14 Days into Recovering from Amenorrhea: Dealing With Fat (and Weight) Gain

I didn’t expect snapping out of an eating disorder to be this easy. It has been 14 days since I started giving myself permission to eat more and intentionally increase my level of body fat. I am doing it to recover from amenorrhea.

What I have lost so far:

  • guilt, stress, self judgement
  • appetite / obsession with food
  • muscle mass (a bit)
  • capacity for 10m squats

What I didn’t lose (yet?)

  • mental bandwidth
  • capacity for 30m cardio on stairs
  • capacity for 5m squats

What I gained:

  • calm and peace of mind
  • slight extra layers of fat
  • weight (3 kg)

What I haven’t gained:

  • my period (planning to do this for 3 months, evaluate, then make any adjustments)

I’ve been eating average of 1500 calories / day and so far have gained 3 kg, from 38 kg to 41 kg.

I feel better. I have more energy, I feel rested.

All these times I thought I felt stiff or tired at the start or during workout because I either don’t train enough or rest enough but it never crossed my mind that it’s because I don’t eat enough. I just thought it is normal to take a while to boot up and get into the session.

Sure I heard all about “pre workout” meals to “fuel workouts” but my goal was to lose fat instead of “beast-mode at the gym”. So I followed the “fasted workouts for higher rate of fat loss” trope. I stuck to the rules and routine I have set for myself based on my research, and dealt with the occasional hunger and the resulting “beast-mode when eating”, aka binging.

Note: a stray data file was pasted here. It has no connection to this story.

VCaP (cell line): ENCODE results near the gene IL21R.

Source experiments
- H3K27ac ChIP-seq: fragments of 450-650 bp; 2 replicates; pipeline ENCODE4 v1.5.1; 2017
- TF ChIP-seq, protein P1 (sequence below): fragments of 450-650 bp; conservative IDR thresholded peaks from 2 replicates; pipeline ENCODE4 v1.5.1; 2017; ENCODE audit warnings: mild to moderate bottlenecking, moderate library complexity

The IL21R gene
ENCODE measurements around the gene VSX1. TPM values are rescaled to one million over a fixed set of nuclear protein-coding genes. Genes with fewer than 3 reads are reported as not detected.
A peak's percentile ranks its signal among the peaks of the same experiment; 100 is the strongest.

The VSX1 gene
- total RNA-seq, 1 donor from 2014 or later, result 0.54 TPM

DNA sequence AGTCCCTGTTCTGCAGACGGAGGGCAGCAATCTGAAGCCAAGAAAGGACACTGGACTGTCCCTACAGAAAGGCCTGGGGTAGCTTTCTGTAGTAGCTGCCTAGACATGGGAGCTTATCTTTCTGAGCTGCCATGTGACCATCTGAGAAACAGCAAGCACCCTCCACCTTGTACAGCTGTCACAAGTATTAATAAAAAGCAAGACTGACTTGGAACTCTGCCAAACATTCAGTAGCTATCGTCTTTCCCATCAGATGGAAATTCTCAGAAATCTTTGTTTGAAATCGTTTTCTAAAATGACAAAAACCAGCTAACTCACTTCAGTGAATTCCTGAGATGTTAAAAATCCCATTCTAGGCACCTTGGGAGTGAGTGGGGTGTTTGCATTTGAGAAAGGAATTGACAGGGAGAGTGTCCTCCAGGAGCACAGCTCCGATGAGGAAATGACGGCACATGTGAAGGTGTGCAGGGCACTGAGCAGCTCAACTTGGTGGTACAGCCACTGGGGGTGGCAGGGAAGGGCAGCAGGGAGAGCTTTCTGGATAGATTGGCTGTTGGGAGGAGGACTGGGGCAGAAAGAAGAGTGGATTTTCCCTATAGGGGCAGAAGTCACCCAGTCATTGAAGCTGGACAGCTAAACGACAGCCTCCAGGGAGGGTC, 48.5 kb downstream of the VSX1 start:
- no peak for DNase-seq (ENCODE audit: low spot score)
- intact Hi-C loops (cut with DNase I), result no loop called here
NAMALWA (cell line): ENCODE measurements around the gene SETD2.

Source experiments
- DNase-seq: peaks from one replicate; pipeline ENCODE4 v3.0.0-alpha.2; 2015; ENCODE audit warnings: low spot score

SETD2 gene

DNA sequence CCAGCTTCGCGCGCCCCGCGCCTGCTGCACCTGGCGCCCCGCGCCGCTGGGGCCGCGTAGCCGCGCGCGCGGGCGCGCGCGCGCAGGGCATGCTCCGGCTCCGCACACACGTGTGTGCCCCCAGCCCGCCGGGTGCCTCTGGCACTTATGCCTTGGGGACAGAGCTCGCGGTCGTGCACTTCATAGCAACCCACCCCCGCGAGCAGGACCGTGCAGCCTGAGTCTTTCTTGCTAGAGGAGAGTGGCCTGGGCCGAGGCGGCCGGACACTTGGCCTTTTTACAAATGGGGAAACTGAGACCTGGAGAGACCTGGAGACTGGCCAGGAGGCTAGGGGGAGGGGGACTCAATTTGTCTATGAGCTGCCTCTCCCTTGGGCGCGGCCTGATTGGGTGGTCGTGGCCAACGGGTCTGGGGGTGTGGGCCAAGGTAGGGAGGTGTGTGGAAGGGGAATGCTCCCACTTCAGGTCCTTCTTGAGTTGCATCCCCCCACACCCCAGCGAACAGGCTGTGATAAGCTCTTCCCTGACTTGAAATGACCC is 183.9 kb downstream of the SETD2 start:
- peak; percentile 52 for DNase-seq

I think about food less because I feel comfortably full more often than not. I don’t get bloated for overeating because I was subconsciously depleted and starving. I have been allowing myself to eat whenever I felt a bit hungry now while practicing eating smaller portions just to honor the hunger instead of going berserk. You know, like a normal person.

I haven’t been a snacker anyway and always prefer full meals even during my eating disorder, but I am willing to try this new style of eating for the time being. Experiment and see what works in the long run. I expect I’ll get back to being a full meal eater eventually.

Yes I still binged 1-2x in this period. I didn’t beat myself up for “failing” there. I expect it will take a couple of iterations to undo bad habits. Just move on. Practice makes perfect.

I have also been cutting down the amount of exercise I do. Even though every piece of information I have consulted so far advised a “complete rest”, e.g. trading High Intensity Training for Yoga and long walks, I am aware that being paraplegic, I move a lot less than most people already. So the amount that my body will tolerate and classify as “intense” will be different. A “complete rest” for most people could mean “alternate day cardio x body weight” for me.

I will trust my body to figure out what feels right and what works for me. Perhaps in the short term a complete rest would be beneficial but in the long run I don’t think staying sedentary is really “healthy (studies say” sitting too long it’s the biggest killer or something). I’ll play around and I’ll get there.

This could well be me half-assing this recovery, but let’s see.

What is surprising is that I feel so much at peace with the decision and changes.

It’s amazing how such a small shift in mindset and priority affect the way I feel in my own skin. I immediately felt calmer, more relaxed, and had less self judgement. The shift doesn’t come easy but when it clicks it changes everything.